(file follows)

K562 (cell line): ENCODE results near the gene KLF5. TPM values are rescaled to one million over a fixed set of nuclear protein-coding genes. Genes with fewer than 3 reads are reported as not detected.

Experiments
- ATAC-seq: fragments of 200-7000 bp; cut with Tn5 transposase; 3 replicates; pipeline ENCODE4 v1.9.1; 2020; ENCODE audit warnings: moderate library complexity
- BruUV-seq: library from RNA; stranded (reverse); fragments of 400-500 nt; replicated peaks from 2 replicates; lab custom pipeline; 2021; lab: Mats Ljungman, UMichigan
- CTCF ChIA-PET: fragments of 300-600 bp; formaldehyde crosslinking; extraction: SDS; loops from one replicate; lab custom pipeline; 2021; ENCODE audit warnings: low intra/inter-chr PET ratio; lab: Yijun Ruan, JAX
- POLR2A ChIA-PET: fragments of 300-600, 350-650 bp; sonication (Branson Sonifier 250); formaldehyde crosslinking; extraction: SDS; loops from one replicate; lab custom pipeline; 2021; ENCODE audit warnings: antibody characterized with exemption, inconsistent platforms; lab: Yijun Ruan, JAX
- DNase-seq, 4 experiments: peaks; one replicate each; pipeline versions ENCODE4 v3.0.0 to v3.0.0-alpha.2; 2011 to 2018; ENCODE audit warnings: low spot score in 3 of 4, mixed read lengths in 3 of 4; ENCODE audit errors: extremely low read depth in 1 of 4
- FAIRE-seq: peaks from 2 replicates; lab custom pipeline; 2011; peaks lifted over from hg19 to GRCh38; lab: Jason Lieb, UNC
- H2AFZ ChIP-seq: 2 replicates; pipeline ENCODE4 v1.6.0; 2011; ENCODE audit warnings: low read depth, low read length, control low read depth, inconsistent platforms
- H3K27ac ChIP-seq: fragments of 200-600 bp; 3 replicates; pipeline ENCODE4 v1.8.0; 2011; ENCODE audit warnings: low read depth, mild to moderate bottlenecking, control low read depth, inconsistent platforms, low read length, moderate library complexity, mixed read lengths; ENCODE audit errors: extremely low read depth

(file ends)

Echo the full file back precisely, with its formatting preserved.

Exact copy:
K562 (cell line): ENCODE results near the gene KLF5. TPM values are rescaled to one million over a fixed set of nuclear protein-coding genes. Genes with fewer than 3 reads are reported as not detected.

Experiments
- ATAC-seq: fragments of 200-7000 bp; cut with Tn5 transposase; 3 replicates; pipeline ENCODE4 v1.9.1; 2020; ENCODE audit warnings: moderate library complexity
- BruUV-seq: library from RNA; stranded (reverse); fragments of 400-500 nt; replicated peaks from 2 replicates; lab custom pipeline; 2021; lab: Mats Ljungman, UMichigan
- CTCF ChIA-PET: fragments of 300-600 bp; formaldehyde crosslinking; extraction: SDS; loops from one replicate; lab custom pipeline; 2021; ENCODE audit warnings: low intra/inter-chr PET ratio; lab: Yijun Ruan, JAX
- POLR2A ChIA-PET: fragments of 300-600, 350-650 bp; sonication (Branson Sonifier 250); formaldehyde crosslinking; extraction: SDS; loops from one replicate; lab custom pipeline; 2021; ENCODE audit warnings: antibody characterized with exemption, inconsistent platforms; lab: Yijun Ruan, JAX
- DNase-seq, 4 experiments: peaks; one replicate each; pipeline versions ENCODE4 v3.0.0 to v3.0.0-alpha.2; 2011 to 2018; ENCODE audit warnings: low spot score in 3 of 4, mixed read lengths in 3 of 4; ENCODE audit errors: extremely low read depth in 1 of 4
- FAIRE-seq: peaks from 2 replicates; lab custom pipeline; 2011; peaks lifted over from hg19 to GRCh38; lab: Jason Lieb, UNC
- H2AFZ ChIP-seq: 2 replicates; pipeline ENCODE4 v1.6.0; 2011; ENCODE audit warnings: low read depth, low read length, control low read depth, inconsistent platforms
- H3K27ac ChIP-seq: fragments of 200-600 bp; 3 replicates; pipeline ENCODE4 v1.8.0; 2011; ENCODE audit warnings: low read depth, mild to moderate bottlenecking, control low read depth, inconsistent platforms, low read length, moderate library complexity, mixed read lengths; ENCODE audit errors: extremely low read depth